Last year: 7
How the agency rates itself: 8
Last year, Campaign wrote that the legacy Inferno partners were keen to snag a big retail or financial client in 2016 as they kept their eye on their 2017 earnout. The agency was certainly on the new-business trail. It won the account for Npower, one of the big six energy companies. Its first work, which showcased the "super powers" of real people, is admittedly not a creative must-watch but it might work well with the public and on social channels.
After the success of "This girl can", FCB Inferno won an account from Uefa to encourage more women across Europe to watch and take part in football. It maintained its spot on the government roster and picked up integrated work from Holland & Barrett.
The agency also nabbed Barnardo’s. It was a tough task to live up to the brilliant work of the charity’s previous partner, Bartle Bogle Hegarty, but FCB Inferno did so with a powerful and moving campaign that cast children as strong survivors, not victims.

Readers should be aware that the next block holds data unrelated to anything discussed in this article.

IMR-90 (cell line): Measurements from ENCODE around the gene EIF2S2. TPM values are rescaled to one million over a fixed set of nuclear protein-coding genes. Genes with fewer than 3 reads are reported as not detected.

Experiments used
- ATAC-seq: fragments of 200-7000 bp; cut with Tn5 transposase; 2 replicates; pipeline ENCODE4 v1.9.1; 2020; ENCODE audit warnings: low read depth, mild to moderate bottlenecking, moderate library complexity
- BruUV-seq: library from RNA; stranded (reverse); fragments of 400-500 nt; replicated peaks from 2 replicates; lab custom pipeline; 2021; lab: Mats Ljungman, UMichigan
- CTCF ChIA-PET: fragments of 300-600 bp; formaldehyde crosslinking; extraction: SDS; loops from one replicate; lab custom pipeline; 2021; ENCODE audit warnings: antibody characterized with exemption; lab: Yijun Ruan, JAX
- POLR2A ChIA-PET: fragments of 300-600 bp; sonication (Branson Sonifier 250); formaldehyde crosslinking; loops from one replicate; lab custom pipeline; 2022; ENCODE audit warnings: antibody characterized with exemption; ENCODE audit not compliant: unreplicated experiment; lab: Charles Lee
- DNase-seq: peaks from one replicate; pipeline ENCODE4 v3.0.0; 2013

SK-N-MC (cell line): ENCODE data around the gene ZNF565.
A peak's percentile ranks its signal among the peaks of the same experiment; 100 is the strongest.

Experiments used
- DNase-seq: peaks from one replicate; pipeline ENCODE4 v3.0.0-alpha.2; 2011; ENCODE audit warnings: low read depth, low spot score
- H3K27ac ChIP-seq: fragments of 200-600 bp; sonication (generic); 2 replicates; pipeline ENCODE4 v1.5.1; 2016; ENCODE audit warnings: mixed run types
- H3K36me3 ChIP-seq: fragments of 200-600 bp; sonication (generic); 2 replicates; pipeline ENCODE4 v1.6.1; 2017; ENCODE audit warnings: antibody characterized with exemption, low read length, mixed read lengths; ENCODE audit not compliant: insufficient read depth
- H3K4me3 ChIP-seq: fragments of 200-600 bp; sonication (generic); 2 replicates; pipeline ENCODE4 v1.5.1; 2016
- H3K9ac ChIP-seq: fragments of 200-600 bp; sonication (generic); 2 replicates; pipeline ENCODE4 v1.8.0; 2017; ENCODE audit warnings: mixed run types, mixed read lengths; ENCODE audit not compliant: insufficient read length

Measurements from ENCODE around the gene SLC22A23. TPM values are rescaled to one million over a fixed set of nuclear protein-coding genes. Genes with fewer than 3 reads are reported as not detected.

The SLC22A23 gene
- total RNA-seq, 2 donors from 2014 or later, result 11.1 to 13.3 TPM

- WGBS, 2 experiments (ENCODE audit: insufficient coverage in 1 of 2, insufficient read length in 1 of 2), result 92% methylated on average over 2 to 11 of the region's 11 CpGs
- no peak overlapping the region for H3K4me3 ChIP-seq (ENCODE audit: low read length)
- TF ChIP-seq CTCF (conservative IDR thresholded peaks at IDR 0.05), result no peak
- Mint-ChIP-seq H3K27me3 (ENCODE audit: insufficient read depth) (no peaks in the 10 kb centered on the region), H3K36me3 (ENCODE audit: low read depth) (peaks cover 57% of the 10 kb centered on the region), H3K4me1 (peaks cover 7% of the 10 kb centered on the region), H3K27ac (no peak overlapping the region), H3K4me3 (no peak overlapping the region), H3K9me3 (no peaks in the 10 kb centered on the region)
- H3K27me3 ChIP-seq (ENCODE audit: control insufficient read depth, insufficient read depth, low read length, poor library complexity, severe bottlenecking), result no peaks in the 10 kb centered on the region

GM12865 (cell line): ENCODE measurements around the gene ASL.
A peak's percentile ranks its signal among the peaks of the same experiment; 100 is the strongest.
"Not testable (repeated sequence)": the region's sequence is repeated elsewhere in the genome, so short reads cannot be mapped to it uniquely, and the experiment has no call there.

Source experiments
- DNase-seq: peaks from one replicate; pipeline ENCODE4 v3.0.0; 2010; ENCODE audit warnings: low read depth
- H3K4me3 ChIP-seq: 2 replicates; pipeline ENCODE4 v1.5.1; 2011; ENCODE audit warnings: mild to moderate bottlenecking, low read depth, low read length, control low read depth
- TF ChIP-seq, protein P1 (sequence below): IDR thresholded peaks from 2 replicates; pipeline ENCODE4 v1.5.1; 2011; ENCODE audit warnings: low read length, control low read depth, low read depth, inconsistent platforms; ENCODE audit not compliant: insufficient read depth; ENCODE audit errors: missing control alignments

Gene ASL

FCB Inferno’s biggest loss was the Money Advice Service, which put its creative account up for review in February. FCB Inferno declined to repitch, which proved a shrewd move when, just weeks later, the site was scrapped in the Budget. Post Office, Match.com and Fairtrade also left.
FCB Inferno was named Integrated Agency of the Year at the Campaign Big Awards and took home a Cannes Lions Health Grand Prix for its work for Pearson’s Project Literacy.
It also made a strong addition to its bench, luring Giles Hedger, Leo Burnett’s chief strategy officer, to the same role, adding more heft to its already strong planning department.
Overall it was a good year for the agency but there’s still a space for that major retailer or financial brand. It’s something for the Inferno partners to push for.
How the agency describes its year in a tweet
Campaign’s Integrated Agency of the Year and another Grand Prix at Cannes. Can’t be bad.